Field of Science

The demise of ScienceOnline

So it seems that the pioneering science communication conference Science Online is no more. It's a sad piece of news, especially since I attended the conference twice and had registered to attend it again in Atlanta next year.

The news is sad but it's not entirely surprising; in fact I got the first whiff that something might be wrong when I was getting emails asking me to encourage others to register even one week after registration opened (usually registration sells out in minutes). The events from last year undoubtedly tarnished the conference, and I suspect that for a science journalism and writing conference funding is always an issue. The fact that the conference was able to get sponsors and raise funding for a solid seven years is a testament to the abilities of its organizers, volunteers and attendees.

My main issues with the event have been accurately articulated by Chad Orzel on his Uncertain Principles blog; the post is really worth a read if you want to understand what went wrong with this well-meaning and otherwise quite successful gathering. The problem is that during its last few years it seemed like the conference was trying to find its identity, and was stuck in limbo between being a straightforward professional conference and an evening at the bar where the old boys ' and girls' club traded stories and off color jokes. Chad puts it well:
The core issue, I think, is this: Science Online has been trying to split the difference between functioning as a kind of professional society for science communicators and a party of a bunch of like-minded friends... 
It (Science Online) started out as a small gathering of bloggers who happened to be based in North Carolina, and again, my initial impression was that it was basically a party thrown by and for a bunch of people who ran blogs and wanted to hang out with other people who ran blogs. A very informal atmosphere would be totally appropriate... 
In the intervening years, though, roles changed. Science Online moved from being a small get-together for people with blogs to a moderately large conference (around 500 attendees) that’s an important part of the professional life of the people who work in science communication via the Internet.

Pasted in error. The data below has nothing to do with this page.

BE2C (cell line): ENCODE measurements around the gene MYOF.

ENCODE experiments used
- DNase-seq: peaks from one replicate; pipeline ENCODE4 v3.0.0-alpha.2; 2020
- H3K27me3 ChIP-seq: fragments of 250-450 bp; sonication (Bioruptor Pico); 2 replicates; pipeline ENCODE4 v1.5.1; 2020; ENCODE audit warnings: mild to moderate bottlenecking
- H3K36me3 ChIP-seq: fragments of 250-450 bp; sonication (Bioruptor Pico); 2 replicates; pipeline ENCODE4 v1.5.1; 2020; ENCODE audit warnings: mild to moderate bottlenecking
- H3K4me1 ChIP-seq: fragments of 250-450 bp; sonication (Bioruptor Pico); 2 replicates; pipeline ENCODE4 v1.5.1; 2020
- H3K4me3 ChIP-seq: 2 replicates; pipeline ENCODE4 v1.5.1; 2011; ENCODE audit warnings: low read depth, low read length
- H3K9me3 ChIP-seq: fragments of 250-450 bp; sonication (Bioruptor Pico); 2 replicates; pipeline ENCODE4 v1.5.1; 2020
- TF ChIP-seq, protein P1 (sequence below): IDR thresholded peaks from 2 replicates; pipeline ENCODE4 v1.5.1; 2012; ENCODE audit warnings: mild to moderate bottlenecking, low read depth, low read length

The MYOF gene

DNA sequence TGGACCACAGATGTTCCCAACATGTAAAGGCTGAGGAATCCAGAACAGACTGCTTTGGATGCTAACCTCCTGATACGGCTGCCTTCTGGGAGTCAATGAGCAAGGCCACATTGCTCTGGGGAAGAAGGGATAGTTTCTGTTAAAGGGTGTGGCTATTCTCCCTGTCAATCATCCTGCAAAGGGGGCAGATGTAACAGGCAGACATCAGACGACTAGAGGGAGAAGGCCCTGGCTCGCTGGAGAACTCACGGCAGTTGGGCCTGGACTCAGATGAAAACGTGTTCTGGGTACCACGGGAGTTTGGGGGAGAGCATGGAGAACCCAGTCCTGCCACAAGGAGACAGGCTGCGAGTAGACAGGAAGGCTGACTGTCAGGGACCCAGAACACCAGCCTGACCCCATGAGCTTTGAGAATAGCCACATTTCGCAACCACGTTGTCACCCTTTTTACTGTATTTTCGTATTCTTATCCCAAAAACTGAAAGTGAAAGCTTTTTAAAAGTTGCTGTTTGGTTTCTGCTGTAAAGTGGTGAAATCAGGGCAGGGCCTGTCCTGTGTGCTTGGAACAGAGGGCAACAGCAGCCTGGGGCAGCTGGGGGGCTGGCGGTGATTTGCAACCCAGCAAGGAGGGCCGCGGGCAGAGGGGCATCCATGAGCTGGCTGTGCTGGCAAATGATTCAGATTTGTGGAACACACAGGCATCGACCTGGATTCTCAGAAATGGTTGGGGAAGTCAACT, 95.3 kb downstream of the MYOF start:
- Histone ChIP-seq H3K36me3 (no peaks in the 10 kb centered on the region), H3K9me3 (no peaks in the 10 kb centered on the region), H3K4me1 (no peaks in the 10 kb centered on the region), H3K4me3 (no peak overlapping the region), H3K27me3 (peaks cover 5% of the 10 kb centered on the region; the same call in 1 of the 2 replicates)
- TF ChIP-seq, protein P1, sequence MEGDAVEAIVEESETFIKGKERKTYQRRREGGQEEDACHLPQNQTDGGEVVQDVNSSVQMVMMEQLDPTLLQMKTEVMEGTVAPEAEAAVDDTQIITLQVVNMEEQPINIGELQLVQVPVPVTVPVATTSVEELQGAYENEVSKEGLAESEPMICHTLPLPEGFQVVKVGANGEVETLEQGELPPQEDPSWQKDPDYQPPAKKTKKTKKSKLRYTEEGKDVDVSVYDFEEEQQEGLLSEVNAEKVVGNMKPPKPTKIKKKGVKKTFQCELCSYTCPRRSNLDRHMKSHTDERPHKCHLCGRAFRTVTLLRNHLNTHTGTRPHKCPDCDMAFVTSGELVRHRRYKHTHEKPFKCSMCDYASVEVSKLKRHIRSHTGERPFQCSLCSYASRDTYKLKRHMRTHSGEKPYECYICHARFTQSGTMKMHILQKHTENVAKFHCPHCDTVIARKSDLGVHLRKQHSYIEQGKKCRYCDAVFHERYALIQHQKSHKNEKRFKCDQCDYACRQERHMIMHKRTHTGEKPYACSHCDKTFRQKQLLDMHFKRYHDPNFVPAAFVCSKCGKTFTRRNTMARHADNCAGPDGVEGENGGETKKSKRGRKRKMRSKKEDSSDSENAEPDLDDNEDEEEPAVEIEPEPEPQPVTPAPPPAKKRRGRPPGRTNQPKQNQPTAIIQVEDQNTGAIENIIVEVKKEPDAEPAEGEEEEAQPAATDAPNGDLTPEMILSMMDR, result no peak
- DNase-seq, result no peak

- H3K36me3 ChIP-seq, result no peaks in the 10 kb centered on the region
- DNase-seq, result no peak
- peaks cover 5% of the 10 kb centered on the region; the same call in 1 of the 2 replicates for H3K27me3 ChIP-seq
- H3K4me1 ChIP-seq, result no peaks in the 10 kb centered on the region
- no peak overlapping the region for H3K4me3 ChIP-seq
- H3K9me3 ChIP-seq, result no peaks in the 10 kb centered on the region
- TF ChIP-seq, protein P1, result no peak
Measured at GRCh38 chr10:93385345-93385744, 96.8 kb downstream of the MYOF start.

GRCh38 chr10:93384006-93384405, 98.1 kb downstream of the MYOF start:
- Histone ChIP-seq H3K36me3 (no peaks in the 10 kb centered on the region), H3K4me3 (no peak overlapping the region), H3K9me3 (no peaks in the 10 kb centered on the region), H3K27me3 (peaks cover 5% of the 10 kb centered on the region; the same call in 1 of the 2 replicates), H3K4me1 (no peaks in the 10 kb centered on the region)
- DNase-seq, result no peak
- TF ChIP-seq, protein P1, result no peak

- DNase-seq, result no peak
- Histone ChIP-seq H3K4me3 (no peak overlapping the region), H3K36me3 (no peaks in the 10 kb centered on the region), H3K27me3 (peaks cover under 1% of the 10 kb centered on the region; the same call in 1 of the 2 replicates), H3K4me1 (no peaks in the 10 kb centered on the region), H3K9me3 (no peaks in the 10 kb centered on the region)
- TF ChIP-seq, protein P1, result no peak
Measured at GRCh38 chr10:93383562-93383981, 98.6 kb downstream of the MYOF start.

In other words, ScienceOnline changed rather quickly from being an intimate gathering between friends where certain kinds of jokes, conversations and behaviors were appropriate to a large, professional, straitlaced conference where such behavior would not usually have been considered kosher. However the conference could not quite achieve this transformation and could not let go of its roots, and while these intentions were well-meaning in the sense of embedding both new and old participants in an intimate and highly informal atmosphere, perhaps it did not have a salubrious effect after all, especially on newcomers. Not all newcomers who came to the conference seemed entirely comfortable with an environment that seemed to cross otherwise traditionally set conference boundaries with impunity.
I can attest to this conflicting mix of feelings myself. The first time I attended was in 2010, three years after the conference was inaugurated. I don't remember how many people attended, but it certainly was much less than the 500 or so who have been showing up over the last few years (as an aside, this was also where Carmen Drahl from C&EN encouraged me to start Tweeting, a suggestion for which I have always been grateful to her). I was delighted to put faces to so many names whose achievements and opinions I had only been familiar with until then through their blogs. It did seem like an intimate atmosphere but also one that was very nurturing and welcoming to new people.